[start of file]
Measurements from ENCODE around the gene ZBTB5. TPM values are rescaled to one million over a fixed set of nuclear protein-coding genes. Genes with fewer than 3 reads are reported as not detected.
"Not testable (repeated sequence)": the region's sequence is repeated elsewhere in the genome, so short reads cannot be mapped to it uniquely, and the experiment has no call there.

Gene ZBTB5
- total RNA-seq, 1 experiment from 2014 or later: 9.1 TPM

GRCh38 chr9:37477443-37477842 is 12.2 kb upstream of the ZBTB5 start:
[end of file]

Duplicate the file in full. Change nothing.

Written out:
Measurements from ENCODE around the gene ZBTB5. TPM values are rescaled to one million over a fixed set of nuclear protein-coding genes. Genes with fewer than 3 reads are reported as not detected.
"Not testable (repeated sequence)": the region's sequence is repeated elsewhere in the genome, so short reads cannot be mapped to it uniquely, and the experiment has no call there.

Gene ZBTB5
- total RNA-seq, 1 experiment from 2014 or later: 9.1 TPM

GRCh38 chr9:37477443-37477842 is 12.2 kb upstream of the ZBTB5 start: